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What is 2.5D Animation?

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Question: What is 2.5D Animation?
You've heard of 2D animation: animation that takes place in two-dimensional space, usually drawn with line art against a flat background with depth only loosely implied by the placement of objects in relation to each other, and by simplified highlights and shadows. You've also heard of 3D animation: animation that takes place in three-dimensional space, with objects able to actually move on three axes rather than on the two allowed by 2D (with the third in 2D only implied by changes in an object's size and motion on two axes). But what is 2.5D? How can animation be halfway between 2D and 3D?
Answer: Basically, 2.5D animation is 2D animation in a 3D space. Sometimes this involves actually moving 2D-animated objects in a 3D space; sometimes it involves using clever tricks of perspective and shadow to make 2D space look like 3D space, although you're still working on a 2D plane. One of my favorite examples of 2.5D animation is the Leningrad Dr. House music video, which is nightmare fuel at its finest (seriously, I can't even understand what it's saying, but those faces will haunt me in the darkest hours of night) - but it's also a stellar example of well-done 2.5D animation.

If you look at the Dr. House video, all of the figures look to be 2D drawings, but they appear to be moving in a 3D space - many even giving the illusion of turning in three dimensions. This is accomplished through clever layering, shadows, perspective animations, morphing, and it looks like some of the animation is done using bone systems. This creates a certain fluidity and changes in depth that make us think we're looking at 2D paper cutouts moving in a 3D space, almost like paper dolls standing on a table.

The 2.5D effect also extends to objects that don't look like paper cutouts, but just typical 2D animations - but they appear to move in a 3D space. This can be as simple as a character's head turning, but it moves with that 3D fluidity that makes it seem like a 3D object with flat shading and outlines to give it a 2D look, and further creates the impression of 3D space around a 2D object. You see this a lot in newer episodes of Family Guy, where they actually do use 3D animations rendered to look like 2D animations. They're 3D objects moving in a 2D space.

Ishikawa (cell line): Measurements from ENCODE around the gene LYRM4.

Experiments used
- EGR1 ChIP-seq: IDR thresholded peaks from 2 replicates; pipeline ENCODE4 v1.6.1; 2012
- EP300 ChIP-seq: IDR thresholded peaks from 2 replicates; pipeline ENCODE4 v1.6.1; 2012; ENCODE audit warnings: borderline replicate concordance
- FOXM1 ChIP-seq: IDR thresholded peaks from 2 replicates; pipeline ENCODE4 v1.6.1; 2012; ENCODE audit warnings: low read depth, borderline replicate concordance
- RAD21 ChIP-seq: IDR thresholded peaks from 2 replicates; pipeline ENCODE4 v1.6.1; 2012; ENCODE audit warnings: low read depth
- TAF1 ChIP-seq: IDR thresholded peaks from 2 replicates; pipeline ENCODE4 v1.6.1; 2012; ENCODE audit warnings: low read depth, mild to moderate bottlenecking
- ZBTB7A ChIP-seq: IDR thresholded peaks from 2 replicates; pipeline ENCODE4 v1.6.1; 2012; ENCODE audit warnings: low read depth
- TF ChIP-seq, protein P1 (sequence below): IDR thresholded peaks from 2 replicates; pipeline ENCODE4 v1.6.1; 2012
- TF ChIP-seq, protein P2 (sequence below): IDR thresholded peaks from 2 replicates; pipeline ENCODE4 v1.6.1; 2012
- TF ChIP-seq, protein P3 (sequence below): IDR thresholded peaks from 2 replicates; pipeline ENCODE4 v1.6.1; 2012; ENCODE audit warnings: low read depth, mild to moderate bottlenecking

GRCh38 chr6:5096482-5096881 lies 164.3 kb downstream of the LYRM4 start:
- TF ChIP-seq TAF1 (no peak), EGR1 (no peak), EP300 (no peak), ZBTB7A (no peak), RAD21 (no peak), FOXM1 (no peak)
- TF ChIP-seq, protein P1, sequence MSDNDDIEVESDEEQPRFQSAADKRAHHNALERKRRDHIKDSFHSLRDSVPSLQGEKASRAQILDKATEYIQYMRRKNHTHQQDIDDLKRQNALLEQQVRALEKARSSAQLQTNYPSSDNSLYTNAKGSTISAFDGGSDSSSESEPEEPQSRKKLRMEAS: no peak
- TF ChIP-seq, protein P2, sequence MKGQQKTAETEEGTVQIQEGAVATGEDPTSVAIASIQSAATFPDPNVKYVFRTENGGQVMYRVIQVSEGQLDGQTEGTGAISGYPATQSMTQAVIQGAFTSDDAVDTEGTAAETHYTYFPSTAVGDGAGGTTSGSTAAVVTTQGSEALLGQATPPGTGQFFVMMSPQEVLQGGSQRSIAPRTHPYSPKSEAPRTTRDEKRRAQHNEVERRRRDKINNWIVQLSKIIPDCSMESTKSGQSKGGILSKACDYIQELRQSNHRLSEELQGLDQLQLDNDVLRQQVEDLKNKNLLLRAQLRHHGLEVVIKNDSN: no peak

Adding shadows to a 2D object can also accomplish the 2.5D effect. I don't mean shading the figure itself; I mean having it cast a shadow on the objects around it. Think of a 2D object standing against a white background. On its own, it's just a drawing on paper. Flat. Two-dimensional. Now add a shadow of that object, stretching into the distance - into the paper, a dimension that technically doesn't exist for this object but that we can imply. Suddenly it's a 2D object standing in a 3D space, because we've created the implication of a third dimension by adding this shadow - which should taper off with perspective to further imply depth.

I've seen people create 2.5D effects in both 2D and 3D programs; in programs such as Flash, you can use the tools to create false perspective, and then animate / tween that perspective changing for a 2.5D effect. You can also create shadows using copies of objects greyed out and arranged properly, with perspective tools appropriately stretching the shape. In 3D programs, you can map 2D objects onto transparent polygons and then animate and position them, with lighting to add shadows.

No matter which way it's done, if you look closely, you'll see 2.5D everywhere.

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